- Is your business a good corporate citizen? What role does your salon play in the community? Working in the community can increase your exposure and it can also bring in new customers.
- Are you taking a passive role (only looking for business to come to you), or are you reaching out to the areas where your customers work and play? Are you actively marketing your business where your customers work and play? A good way to do that is by purchasing custom t-shirts. Did you know that for each person that wears your t-shirt, you have a brand ambassador, a walking billboard of sorts, that advertises your company and your brand everywhere the person goes!
Maintaining the status quo may no longer be feasible with the current dynamics. Consider that (1) the average family’s hectic lifestyles are even more hectic, (2) the ability to use technology provides free communication to the masses, and (3) the need to consider value based options for customers who need them will allow more customers to consider your business as an option.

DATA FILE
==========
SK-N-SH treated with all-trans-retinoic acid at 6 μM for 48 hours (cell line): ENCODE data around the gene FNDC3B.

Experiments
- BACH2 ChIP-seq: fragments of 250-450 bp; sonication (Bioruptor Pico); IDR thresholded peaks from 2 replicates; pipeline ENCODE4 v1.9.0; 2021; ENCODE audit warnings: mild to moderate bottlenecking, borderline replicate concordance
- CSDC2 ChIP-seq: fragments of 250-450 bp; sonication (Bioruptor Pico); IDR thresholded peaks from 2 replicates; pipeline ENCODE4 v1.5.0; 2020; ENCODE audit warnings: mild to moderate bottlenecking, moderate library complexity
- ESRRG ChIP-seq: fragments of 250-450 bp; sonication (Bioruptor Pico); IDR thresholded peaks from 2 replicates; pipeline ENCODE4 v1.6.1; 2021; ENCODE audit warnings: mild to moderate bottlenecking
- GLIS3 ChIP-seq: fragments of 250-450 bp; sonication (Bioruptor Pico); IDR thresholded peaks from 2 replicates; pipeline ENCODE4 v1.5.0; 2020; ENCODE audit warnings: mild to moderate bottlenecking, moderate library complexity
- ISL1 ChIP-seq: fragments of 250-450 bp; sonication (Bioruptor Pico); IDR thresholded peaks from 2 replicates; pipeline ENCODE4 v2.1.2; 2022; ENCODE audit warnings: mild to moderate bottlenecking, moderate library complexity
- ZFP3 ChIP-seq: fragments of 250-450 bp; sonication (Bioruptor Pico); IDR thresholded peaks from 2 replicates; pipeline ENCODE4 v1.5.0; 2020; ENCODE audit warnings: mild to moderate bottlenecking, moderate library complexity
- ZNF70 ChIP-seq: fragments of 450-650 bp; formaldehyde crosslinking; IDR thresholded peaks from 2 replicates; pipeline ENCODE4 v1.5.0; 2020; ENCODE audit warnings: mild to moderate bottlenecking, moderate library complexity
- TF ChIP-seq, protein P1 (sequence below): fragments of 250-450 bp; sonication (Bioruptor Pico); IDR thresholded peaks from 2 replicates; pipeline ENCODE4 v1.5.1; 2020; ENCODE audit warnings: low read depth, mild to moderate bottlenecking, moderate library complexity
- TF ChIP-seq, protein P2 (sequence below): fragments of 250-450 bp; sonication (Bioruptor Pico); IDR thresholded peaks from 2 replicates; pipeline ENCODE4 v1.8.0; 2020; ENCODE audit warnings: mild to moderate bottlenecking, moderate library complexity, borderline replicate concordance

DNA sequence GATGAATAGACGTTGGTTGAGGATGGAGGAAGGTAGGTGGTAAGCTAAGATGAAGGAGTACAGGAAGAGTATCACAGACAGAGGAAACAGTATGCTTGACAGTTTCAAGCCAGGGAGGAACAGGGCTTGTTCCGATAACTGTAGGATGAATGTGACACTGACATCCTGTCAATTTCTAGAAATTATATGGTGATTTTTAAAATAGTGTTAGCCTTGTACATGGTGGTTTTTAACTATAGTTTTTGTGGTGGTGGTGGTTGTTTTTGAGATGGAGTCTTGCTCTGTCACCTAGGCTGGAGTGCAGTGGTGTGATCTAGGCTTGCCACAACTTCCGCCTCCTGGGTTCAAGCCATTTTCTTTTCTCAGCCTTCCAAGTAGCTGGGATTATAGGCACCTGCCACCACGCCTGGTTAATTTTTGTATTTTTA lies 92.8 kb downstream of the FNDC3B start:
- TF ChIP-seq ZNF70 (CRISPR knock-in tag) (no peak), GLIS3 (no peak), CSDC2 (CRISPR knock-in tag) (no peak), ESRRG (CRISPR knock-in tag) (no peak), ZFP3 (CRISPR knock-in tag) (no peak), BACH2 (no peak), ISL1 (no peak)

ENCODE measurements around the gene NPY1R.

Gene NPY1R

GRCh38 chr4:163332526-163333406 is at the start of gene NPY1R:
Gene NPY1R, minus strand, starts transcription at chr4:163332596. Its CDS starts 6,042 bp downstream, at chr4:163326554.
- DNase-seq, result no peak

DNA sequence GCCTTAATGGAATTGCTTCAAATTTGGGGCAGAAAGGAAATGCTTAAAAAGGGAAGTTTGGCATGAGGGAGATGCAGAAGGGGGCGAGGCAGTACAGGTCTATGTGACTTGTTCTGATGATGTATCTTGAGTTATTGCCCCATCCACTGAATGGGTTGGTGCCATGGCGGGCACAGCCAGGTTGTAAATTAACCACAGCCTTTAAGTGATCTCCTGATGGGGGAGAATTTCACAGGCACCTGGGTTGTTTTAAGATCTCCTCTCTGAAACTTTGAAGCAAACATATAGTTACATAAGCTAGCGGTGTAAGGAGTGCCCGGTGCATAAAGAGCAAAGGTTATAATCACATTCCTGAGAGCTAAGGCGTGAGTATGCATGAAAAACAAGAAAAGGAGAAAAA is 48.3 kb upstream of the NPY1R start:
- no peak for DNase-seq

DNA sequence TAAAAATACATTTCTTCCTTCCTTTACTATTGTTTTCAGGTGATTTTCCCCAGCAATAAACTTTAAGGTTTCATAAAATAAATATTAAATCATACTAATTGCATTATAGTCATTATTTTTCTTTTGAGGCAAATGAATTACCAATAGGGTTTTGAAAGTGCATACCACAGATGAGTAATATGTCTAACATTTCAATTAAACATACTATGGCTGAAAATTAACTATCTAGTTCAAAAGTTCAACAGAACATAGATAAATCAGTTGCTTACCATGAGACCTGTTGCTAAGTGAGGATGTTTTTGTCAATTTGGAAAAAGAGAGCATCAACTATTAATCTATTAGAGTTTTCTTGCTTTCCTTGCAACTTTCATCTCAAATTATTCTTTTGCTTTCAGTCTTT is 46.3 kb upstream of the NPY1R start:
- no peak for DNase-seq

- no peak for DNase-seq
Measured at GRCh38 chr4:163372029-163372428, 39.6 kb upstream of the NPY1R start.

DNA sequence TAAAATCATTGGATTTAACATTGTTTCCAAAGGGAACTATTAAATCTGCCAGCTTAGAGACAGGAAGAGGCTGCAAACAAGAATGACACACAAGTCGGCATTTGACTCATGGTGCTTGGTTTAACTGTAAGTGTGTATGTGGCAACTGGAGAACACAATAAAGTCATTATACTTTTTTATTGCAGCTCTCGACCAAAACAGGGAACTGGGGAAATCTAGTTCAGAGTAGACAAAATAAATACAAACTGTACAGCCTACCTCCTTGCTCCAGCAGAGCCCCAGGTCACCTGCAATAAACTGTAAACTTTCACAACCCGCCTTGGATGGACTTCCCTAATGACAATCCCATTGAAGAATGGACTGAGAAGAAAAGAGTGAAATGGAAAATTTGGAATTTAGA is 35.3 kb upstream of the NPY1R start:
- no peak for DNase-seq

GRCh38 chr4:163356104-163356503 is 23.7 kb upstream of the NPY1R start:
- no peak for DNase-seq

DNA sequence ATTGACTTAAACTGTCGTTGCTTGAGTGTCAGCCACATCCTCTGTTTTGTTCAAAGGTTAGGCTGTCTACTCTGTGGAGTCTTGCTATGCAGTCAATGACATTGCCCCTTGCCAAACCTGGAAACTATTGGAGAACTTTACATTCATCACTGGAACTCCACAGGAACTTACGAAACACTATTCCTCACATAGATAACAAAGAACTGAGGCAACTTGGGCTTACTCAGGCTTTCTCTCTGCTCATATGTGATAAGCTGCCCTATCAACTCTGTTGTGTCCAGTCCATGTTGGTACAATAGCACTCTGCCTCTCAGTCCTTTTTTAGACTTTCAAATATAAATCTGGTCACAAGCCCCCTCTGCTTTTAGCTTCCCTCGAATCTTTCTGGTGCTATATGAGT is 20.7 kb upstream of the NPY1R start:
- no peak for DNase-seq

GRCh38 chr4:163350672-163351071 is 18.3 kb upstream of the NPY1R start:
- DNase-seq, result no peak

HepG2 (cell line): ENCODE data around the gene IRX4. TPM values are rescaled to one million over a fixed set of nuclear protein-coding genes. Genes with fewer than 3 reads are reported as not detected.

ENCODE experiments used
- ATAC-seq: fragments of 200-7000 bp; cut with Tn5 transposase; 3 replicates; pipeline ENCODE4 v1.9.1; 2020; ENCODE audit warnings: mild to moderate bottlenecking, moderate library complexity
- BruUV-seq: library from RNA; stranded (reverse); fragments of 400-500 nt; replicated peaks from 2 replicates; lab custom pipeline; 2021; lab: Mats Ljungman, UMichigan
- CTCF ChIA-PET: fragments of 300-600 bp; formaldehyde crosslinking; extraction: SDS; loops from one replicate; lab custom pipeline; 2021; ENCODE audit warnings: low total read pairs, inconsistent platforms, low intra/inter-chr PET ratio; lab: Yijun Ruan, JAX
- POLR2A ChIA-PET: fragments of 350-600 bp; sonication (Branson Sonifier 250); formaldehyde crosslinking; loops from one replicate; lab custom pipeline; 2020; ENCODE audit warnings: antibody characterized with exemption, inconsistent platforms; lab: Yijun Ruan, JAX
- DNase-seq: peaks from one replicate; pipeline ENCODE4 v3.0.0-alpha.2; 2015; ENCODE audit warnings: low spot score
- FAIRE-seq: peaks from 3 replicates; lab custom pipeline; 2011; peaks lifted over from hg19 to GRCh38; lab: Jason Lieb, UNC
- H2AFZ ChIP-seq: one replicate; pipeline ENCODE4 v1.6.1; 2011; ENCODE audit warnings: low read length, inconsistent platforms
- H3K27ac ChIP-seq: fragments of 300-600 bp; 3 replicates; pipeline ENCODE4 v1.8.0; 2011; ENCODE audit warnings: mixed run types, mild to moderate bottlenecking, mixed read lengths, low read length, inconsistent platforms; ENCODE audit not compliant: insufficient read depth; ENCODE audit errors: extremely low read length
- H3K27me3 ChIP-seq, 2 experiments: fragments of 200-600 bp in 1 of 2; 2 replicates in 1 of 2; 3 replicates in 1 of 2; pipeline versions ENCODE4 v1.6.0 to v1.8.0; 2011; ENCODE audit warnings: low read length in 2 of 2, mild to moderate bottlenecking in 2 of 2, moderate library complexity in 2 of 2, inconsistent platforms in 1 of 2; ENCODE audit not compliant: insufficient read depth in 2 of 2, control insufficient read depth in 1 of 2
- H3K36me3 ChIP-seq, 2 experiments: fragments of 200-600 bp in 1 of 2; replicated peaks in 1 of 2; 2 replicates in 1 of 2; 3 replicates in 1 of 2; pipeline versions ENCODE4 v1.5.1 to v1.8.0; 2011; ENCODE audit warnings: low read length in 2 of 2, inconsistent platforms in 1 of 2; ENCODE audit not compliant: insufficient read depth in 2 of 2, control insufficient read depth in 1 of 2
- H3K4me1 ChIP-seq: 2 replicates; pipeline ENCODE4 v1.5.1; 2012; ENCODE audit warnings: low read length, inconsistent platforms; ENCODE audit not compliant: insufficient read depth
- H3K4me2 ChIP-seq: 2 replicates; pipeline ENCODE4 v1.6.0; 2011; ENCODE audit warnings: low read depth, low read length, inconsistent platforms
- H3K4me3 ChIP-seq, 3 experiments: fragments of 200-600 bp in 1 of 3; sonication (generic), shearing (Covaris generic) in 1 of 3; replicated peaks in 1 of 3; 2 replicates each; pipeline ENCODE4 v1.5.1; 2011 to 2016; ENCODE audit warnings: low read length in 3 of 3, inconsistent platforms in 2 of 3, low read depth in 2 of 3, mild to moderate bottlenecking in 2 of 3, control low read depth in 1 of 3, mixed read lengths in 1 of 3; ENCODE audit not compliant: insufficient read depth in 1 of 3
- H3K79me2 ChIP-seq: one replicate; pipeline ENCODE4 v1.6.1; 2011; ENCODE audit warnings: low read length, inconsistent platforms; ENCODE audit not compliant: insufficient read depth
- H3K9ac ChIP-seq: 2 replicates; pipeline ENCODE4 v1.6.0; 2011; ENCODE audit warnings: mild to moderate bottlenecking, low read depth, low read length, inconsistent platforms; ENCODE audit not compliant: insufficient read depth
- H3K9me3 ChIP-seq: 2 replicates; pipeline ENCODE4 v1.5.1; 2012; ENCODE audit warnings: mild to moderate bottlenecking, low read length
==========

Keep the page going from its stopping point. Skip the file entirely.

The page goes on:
Salon and Spa Resources
If you’re looking for resources to help you build and market your spa and salon business, here are some free titles on Amazon that you should add to your reading, called the 2014 Marketing Calendar for Salon and Spa: By the Numbers. The books and calendars are free if you are signed up as an Amazon Prime member, if you’re not an Amazon Prime member, the prices are reasonable. There are several neat wall calendars like the one below to help you stay organized with reminders that you can place in this nifty wall calendar for your office. You can also check out our Bookstore Link for more reading resources and guides.